So it is with deep sadness that I observe the current culture of intensity in the tech industry. My intellectual conclusion is that these companies are both destroying the personal lives of their employees and getting nothing in return. ... I also hear young developers frequently brag about “48 hour” coding sprints. This kind of attitude not only hurts young workers who are willing to “step up” to the expectation, but facilitates ageism and sexism by indirectly discriminating against people who cannot maintain that kind of schedule.Dustin Moskovitz
Are you teacherless? Do you have someone (or more than just one person) that you can truly saddle up alongside and allow to teach you things that you do not know? Or are you too good to submit yourself to someone else’s experience and leadership?John Saddington
John asked those questions in a blog post yesterday. I wanted to respond directly on his blog but the comments are turned off. So, I’m responding via blog post.
Am I teacher-less? Yes. I’ve been teacher-less for a very long time. It’s something I’ve wanted to rectify for a while but I don’t know where to turn for help. I know few people in my field who are more accomplished or who know me well.
Do I have someone (or more than just one person) that I can truly saddle up alongside and allow to teach me things that I do not know? No. My field — information security — is not a charitable one. Yes, there are many networking functions hosted by local chapters of various organizations but most of the attendees are only there to network to find jobs or other opportunity. The events are all very well organized and their is a lot of exchanging of business cards but very little else.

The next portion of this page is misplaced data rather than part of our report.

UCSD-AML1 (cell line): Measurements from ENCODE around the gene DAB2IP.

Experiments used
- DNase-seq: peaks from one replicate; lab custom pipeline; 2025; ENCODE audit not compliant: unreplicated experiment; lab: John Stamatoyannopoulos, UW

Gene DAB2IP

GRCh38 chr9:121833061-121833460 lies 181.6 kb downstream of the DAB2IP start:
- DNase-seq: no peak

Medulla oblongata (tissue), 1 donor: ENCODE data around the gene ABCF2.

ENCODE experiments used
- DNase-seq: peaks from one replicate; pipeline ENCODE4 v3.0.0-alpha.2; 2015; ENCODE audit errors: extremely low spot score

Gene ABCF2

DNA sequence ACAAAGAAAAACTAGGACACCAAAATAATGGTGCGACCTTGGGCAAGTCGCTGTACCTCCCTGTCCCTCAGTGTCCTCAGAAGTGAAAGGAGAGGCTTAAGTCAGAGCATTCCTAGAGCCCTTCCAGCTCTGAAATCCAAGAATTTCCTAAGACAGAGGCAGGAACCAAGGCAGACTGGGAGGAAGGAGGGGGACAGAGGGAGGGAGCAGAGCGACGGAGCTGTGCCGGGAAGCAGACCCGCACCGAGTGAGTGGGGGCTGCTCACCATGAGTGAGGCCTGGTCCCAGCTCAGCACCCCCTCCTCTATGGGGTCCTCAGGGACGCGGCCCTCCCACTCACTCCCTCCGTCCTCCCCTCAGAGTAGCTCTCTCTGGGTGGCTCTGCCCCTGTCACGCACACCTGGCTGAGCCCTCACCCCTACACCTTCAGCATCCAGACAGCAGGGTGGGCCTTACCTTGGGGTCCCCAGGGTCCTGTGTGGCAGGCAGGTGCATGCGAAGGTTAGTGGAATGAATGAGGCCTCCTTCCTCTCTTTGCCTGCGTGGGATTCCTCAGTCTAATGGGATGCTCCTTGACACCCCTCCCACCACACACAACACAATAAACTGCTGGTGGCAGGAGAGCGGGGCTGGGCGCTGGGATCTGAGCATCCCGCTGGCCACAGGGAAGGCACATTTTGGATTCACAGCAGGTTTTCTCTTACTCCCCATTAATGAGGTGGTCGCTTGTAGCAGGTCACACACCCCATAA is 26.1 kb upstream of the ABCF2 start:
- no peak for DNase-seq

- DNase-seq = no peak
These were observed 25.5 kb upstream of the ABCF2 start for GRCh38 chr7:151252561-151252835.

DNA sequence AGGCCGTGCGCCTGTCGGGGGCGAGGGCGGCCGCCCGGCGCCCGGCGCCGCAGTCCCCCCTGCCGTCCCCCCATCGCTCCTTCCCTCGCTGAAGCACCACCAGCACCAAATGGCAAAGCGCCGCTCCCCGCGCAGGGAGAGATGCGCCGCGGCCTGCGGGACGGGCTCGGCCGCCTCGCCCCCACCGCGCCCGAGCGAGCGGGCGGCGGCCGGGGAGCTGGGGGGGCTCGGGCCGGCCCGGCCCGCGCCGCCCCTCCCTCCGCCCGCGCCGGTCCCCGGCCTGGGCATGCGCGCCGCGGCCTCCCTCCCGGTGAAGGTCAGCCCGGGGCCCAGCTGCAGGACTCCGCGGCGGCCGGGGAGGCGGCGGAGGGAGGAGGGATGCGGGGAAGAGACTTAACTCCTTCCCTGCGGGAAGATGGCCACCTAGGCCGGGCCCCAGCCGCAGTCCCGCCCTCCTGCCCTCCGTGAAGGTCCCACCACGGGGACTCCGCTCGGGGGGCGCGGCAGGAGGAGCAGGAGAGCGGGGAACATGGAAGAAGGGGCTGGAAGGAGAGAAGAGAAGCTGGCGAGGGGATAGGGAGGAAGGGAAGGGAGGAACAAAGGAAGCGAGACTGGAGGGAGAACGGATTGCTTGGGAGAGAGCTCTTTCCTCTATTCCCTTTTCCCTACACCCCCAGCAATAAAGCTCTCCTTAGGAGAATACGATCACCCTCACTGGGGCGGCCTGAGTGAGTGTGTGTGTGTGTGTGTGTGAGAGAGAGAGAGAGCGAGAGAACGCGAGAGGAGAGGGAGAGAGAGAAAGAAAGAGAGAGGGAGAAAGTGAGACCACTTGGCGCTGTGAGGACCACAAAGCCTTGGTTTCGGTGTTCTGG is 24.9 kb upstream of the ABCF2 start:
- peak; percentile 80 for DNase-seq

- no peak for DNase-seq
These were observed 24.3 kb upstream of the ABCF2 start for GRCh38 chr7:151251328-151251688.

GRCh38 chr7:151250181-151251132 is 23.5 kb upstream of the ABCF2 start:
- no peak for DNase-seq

I did a Google search on the keyword “information security mentor” and found an Information Security Leaders article from August 2010. Like most articles on mentoring, there is a lot of information about how to manage a mentoring relationship but no information on how to find a mentor. I can’t go back in time to when I was in high-school or college and start over to find my mentor in a college professor or one of my father’s friends (my Dad’s field is accounting. I don’t think he knows any engineers).
I found (more like rediscovered) a Network World article from 2010 heralding the founding of an InfoSec Mentors volunteer group. I remember back in 2010 signing up to be a mentee. I don’t remember every receiving any information beyond my initial signup. Checking on the web site today I see that nothing has changed.
Am I too good to submit my to someone else’s experience and leadership? No. But first I have to find someone else with experience that equals or surpasses mine that is also a leader in the field. Or maybe this ship has sailed.
Beware. Your degree is not a proxy for your ability to do any job. The
world only cares about — and pays off on — what you can do with what
you know (and it doesn’t care how you learned it). And in an age when
innovation is increasingly a group endeavor, it also cares about a lot
of soft skills — leadership, humility, collaboration, adaptability and
loving to learn and re-learn. This will be true no matter where you go
to work.Thomas Friedman